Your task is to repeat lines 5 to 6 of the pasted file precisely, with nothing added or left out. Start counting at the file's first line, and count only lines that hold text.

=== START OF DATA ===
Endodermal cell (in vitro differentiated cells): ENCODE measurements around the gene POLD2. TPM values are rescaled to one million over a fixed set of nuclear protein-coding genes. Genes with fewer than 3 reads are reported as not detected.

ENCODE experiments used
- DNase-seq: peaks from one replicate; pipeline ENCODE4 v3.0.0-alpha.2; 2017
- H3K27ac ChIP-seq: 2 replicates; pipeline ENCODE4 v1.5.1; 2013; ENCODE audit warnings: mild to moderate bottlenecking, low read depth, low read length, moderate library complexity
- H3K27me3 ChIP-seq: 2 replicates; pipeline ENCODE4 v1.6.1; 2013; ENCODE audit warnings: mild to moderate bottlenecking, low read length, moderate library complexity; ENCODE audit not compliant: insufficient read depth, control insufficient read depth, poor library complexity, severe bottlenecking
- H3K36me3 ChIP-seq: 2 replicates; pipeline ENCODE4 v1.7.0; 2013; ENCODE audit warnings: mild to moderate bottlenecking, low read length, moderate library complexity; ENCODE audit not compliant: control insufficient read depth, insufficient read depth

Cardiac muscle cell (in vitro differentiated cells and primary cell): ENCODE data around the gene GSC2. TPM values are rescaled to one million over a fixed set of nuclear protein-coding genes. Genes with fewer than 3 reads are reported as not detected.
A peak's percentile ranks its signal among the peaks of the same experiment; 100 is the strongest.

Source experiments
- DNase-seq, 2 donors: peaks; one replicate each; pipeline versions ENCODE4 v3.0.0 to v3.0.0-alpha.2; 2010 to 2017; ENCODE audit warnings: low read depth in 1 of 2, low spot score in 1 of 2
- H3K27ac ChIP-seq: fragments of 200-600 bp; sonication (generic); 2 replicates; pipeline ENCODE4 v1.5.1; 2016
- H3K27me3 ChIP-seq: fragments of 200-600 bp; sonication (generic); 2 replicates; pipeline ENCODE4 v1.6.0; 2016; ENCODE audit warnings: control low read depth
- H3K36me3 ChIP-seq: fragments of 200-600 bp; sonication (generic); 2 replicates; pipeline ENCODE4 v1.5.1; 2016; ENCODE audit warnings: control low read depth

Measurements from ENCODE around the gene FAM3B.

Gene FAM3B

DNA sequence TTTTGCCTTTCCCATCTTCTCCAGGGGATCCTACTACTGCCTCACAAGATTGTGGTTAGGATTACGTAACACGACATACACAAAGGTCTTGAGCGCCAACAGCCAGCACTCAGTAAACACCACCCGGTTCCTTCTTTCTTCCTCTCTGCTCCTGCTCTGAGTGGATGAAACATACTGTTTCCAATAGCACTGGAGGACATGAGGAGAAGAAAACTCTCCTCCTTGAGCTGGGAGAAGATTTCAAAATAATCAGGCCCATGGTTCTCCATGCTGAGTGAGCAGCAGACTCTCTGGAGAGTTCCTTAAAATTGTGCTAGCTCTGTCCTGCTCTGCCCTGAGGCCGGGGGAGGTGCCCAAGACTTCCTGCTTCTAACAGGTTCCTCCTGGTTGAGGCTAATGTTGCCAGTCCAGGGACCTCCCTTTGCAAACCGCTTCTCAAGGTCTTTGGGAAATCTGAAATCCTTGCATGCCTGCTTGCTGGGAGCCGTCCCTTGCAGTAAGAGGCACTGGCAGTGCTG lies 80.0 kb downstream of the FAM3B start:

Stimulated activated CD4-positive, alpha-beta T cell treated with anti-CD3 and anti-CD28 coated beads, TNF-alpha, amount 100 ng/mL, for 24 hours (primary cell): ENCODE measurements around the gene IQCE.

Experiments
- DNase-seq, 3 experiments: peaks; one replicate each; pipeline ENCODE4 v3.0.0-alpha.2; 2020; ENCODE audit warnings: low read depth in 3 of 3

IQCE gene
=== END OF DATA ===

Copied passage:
- H3K27me3 ChIP-seq: 2 replicates; pipeline ENCODE4 v1.6.1; 2013; ENCODE audit warnings: mild to moderate bottlenecking, low read length, moderate library complexity; ENCODE audit not compliant: insufficient read depth, control insufficient read depth, poor library complexity, severe bottlenecking
- H3K36me3 ChIP-seq: 2 replicates; pipeline ENCODE4 v1.7.0; 2013; ENCODE audit warnings: mild to moderate bottlenecking, low read length, moderate library complexity; ENCODE audit not compliant: control insufficient read depth, insufficient read depth